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Wednesday, April 26, 2006

Russia's Gazprom Threatens to Halt Gas Supplies to Europe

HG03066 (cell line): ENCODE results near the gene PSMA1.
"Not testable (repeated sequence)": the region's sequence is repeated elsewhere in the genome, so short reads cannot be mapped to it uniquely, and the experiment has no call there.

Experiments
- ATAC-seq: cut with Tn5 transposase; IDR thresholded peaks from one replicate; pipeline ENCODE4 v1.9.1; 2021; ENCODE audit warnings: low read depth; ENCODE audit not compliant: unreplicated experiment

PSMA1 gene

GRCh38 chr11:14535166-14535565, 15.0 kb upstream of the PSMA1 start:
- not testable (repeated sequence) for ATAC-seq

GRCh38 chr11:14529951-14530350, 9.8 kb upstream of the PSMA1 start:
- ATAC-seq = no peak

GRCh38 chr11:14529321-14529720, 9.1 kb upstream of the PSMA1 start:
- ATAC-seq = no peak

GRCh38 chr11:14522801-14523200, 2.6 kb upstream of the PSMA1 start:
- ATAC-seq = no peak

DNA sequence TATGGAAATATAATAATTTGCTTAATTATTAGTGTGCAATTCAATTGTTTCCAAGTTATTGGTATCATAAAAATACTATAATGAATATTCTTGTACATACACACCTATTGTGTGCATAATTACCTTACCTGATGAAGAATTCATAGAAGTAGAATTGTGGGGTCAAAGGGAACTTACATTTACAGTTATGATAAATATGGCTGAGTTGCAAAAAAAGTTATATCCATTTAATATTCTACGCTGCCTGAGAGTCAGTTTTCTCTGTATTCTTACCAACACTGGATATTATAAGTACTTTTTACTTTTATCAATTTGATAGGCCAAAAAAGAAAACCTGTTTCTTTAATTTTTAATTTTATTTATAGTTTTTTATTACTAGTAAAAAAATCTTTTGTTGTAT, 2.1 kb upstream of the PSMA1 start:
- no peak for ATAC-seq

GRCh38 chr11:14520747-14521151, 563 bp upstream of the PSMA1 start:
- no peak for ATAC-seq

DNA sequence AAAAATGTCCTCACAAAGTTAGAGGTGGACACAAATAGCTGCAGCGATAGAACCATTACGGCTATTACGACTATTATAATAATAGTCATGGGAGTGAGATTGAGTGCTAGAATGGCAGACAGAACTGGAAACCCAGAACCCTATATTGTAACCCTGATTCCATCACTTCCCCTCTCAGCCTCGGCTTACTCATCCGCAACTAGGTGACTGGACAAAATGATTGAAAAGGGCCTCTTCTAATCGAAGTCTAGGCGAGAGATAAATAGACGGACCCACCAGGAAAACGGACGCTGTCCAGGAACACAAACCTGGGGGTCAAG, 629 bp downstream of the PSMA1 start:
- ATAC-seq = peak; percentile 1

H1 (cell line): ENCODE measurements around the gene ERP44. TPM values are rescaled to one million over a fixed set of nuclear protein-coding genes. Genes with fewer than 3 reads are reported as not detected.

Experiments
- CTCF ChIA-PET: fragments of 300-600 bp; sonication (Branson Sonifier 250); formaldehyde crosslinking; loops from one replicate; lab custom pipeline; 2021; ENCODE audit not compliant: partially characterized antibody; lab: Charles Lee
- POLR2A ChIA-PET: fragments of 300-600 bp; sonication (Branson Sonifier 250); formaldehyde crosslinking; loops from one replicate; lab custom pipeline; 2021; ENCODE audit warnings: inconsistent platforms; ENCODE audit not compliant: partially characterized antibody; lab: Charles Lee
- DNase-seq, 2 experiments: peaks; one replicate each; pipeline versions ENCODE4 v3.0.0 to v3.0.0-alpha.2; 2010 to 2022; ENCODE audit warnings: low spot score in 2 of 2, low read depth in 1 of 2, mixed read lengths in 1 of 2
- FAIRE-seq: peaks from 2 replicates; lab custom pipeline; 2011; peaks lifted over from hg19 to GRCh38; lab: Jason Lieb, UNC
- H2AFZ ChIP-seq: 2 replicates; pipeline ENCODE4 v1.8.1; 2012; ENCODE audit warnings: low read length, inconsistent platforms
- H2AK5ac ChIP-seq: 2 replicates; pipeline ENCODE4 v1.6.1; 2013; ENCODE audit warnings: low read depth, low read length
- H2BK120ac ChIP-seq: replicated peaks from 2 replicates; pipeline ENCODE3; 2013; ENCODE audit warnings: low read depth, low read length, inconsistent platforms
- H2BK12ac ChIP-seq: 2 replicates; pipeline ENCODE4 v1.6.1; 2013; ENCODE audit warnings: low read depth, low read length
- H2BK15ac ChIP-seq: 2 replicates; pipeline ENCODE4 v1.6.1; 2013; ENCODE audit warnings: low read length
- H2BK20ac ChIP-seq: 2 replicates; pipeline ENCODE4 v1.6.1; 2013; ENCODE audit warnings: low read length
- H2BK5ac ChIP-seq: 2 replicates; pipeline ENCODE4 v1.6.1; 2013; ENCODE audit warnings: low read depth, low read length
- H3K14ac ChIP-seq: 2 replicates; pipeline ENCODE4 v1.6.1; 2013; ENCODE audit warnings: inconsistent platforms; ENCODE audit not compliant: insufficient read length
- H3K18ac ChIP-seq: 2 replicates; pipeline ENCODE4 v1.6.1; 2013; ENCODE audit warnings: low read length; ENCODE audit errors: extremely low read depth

20.04.2006 MosNews - Russia's state-controlled natural gas monopoly Gazprom said on Wednesday, April 19, that if European Union countries continue to block its international ambitions it could redirect gas supplies to other markets. The move comes after the British Financial Times newspaper reported that the British government wanted to legislatively block Gazprom's acquisition of Britain's biggest gas supplier Centrica. In a statement after a meeting between Alexei Miller, Gazprom's chief executive, and EU ambassadors, the company said: "It is necessary to note that attempts to limit Gazprom's activities in the European market and politicize questions of gas supply, which in fact are of an entirely economic nature, will not lead to good results." As MosNews reported earlier this week, the Financial Times learned that the U.K. government had considered changing merger rules to block a potential takeover of Centrica, Britain's biggest gas supplier, by Gazprom. Gazprom's CEO met ambassadors of the 25 EU states in Moscow on Tuesday, April 18, to discuss Gazprom's relations with Europe, and insisted the world's largest gas producer understood its responsibilities as supplier of a quarter of the EU's gas. Wednesday's statement by Gazprom threatened to devote more of the company's supplies to fast-growing markets elsewhere if plans to expand in Europe — where it has ambitions to move into downstream gas distribution — were thwarted. "It should not be forgotten that we are actively familiarizing ourselves with new markets, such as North America and China. Gas producers in central Asia are also paying attention to the Chinese market. This is for a reason: competition for energy resources is growing," it said. Gazprom said that, while it would fulfill its current contracts with European clients, any future relationship with these countries should take into account the Russian company's ambitions to move into the downstream markets. Sergei Kupriyanov, a spokesman for Gazprom, told the Financial Times: "We just want European countries to understand that we have other alternatives in terms of gas sales. We have a fast-growing Chinese market, and a market for liquefied natural gas in the U.S. If the European Union wants our gas, it has to consider our interests as well." Gazprom's threats follow an outline agreement between Russia and China to supply the Chinese market with gas from Western Siberia, which is also the main source of gas for Europe. Given that Gazprom's reserves have been static for the past five years, the supply of gas to China will decrease the volume of gas available to European countries. Gazprom has made no secret of its ambition to supply up to 20 percent of the U.K.'s gas by 2015. Other European countries have also expressed concerns about Gazprom's plans to take a share in their domestic markets. The EU earlier indicated it would be prepared to let Gazprom into its downstream market if Russia were to liberalize access to gas pipelines to other countries and independent producers — a prospect that Gazprom has ruled out.

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